Karazenpo Go Shinjutsu Black Belt Society Member
ChunJiDo International Affiliate
ChunJiDo International
Member Schools of the Duncan's Martial Arts Family
Dragon-Phoenix Martial Arts
Swan's Martial Arts Academy
Syracuse Academy of Self Defense
New World Martial Arts Affiliate
New World Martial Arts Affiliate
Al Lima's
Studio of Self Defense
Al Lima's Studio of Self Defense


Am I too old to start martial arts?

Absolutely not. You should be clear what you want to get out of a martial arts class and talk to the instructor about your goals to make sure what is being taught lines up with your goals.

How long will it take me to get my black belt?

We usually say it's not the destination you should be focused on but the journey instead. Depending on what age you start, it takes around 4-5 years but can take shorter or longer. Many factors go into this process. Remember the belt merely holds your uniform together. The knowledge and skill acquired are the most important things you should take from any martial arts instruction.

Why do we study karate if we're not supposed to fight?

by Sensei Ken Swan

I'm often inspired by questions that my students ask me in class. So, I thought I would give them something to think about and asked a question of my own, "Why do we study karate if we're not supposed to fight?"

I was very curious to see what they would come up with for answers. I was pleasantly surprised with the thought that went into the answers I received. My younger students expressed to me that it's not right to hurt other people because that's not what you would want them to do to you. My older students gave more detailed answers. One of my adult students, Melissa, submitted an answer that was well thought out.

"Why do we study karate if we are not supposed to fight?"

"My art is Karazenpo Go Shinjutsu. I come with love and respect. If I have to protect myself, my family, my principles or my honor, Karazenpo Go Shinjutsu is my weapon. I will not in any way abuse what I have learned." The words of our creed form a succinct answer to the question posed above. In order to maintain peace, one must prepare for war. This is the one reason for studying an art that we never hope to use.

The intangible benefits go far beyond the physical ones, however. The five rules of the school -- etiquette, effort, self control, sincerity, and character -- are also apt rules for life as well. In an age where many people in our country face health challenges due to obesity and lethargy, karate teaches us that our body needs to move to be healthy and provides a dynamic for doing so. There is the benefit of social interaction, actively participating in a class that encourages and challenges. I can personally attest to the sense of accomplishment that carries over into all other facets of my life. The feeling of empowerment and pride are invaluable. The study of any martial art can enrich us physically, mentally and spiritually, without us ever needing to raise a hand against an enemy. -- Melissa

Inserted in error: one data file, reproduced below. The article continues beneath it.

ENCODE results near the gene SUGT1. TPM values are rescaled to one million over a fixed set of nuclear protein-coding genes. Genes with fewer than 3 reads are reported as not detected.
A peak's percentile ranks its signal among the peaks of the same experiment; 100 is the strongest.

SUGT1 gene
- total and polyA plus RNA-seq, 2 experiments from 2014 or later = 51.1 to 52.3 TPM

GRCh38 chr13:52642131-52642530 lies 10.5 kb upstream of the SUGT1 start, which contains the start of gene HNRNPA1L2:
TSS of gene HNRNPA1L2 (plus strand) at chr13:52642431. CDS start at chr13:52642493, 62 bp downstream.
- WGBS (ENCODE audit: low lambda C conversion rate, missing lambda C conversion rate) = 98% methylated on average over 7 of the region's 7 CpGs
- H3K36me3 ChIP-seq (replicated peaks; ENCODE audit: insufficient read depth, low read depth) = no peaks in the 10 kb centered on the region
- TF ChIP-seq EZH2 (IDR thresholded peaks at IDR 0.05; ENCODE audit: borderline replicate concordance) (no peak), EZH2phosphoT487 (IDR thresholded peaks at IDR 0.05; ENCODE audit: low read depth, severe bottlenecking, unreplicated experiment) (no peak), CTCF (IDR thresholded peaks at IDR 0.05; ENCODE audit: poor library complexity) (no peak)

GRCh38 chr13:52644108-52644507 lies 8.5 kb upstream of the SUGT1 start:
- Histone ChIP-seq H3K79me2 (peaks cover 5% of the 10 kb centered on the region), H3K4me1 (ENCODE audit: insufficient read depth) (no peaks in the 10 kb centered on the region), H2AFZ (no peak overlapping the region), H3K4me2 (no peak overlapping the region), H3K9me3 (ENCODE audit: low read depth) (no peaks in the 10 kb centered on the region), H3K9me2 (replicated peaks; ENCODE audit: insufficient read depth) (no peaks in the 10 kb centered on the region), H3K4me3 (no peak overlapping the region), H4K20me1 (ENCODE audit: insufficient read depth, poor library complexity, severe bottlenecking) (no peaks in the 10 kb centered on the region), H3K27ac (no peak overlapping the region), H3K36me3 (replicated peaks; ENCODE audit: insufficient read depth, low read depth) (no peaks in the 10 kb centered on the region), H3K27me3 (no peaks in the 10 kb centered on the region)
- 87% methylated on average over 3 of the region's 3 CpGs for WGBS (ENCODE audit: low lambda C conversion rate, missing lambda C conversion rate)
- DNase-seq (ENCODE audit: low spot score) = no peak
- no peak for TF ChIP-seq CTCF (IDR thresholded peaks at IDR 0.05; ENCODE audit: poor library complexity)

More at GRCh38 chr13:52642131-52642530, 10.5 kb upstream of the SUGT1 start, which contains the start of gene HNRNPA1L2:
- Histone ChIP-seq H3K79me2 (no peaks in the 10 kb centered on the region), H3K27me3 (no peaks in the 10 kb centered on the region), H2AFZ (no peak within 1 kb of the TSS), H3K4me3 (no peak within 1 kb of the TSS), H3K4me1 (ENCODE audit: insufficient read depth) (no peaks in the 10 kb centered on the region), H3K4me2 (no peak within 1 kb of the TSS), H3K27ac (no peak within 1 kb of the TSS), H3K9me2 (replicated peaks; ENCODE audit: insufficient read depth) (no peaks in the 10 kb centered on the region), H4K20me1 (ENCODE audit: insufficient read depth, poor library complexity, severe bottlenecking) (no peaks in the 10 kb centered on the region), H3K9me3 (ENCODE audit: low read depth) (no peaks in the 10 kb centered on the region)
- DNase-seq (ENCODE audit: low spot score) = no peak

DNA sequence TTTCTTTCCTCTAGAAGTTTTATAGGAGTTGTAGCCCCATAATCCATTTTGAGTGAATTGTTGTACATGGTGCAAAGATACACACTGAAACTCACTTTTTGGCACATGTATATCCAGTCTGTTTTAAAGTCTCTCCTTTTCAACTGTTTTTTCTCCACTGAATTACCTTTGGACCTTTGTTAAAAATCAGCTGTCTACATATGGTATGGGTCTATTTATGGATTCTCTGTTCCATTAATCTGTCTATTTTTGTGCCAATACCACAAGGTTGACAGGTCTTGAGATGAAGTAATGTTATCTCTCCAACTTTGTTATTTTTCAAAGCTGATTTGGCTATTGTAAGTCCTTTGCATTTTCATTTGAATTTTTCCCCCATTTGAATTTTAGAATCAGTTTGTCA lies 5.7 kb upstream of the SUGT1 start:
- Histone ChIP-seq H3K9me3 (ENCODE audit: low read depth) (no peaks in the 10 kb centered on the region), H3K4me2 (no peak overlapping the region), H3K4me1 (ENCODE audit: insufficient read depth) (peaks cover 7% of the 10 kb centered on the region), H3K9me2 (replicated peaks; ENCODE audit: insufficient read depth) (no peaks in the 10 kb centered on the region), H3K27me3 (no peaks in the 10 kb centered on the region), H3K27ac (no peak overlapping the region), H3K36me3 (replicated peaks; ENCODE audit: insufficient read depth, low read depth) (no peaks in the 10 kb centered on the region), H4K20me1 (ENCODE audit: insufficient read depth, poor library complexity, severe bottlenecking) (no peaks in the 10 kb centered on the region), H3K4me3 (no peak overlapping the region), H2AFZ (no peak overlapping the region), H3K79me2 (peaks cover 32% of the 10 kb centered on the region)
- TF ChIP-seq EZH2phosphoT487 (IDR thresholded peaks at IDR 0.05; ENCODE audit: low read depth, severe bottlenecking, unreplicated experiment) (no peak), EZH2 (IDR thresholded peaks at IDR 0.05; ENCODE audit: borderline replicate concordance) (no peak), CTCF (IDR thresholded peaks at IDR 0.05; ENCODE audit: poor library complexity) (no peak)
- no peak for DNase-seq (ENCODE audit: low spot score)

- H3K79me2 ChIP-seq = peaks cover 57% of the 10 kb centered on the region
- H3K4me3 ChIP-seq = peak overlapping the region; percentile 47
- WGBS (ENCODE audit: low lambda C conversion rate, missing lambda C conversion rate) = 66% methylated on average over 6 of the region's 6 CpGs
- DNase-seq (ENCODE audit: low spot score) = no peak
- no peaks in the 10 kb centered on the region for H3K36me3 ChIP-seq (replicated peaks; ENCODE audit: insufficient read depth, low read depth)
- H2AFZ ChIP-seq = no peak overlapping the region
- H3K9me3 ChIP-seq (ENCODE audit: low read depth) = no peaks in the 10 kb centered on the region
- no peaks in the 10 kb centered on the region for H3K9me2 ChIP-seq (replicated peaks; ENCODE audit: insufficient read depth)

Her thoughts summed up what we try to teach. Our creed puts us in the mindset of peace. Our rules give us principles to live by. This is the heart of what we try to accomplish as instructors and role models.

While getting involved a conflict is not our goal, it is a reality in this day and age that we should be prepared to face. Martial arts teaches us more than how to throw a punch or a kick. It can give us tools to resolve conflicts in a non-physical way by teaching us to use our head before our fists. As Master Duncan has said so often, Kempo is a thinking art. We should use the tools we have, including our heads, to most effectively handle a situation. Our head and heart should not only help us to determine what to do in a conflict but also our everyday lives. Martial arts training provides us with a way to understand what we're made of on the inside as well as an activity to improve our physical health.

I'd like to thank the students for taking the time to think about their answers. I'd also like to thank Melissa for expressing her thoughts so well, I couldn't help but share it with everyone. Keep up the good work!

In Peace, Sensei Ken

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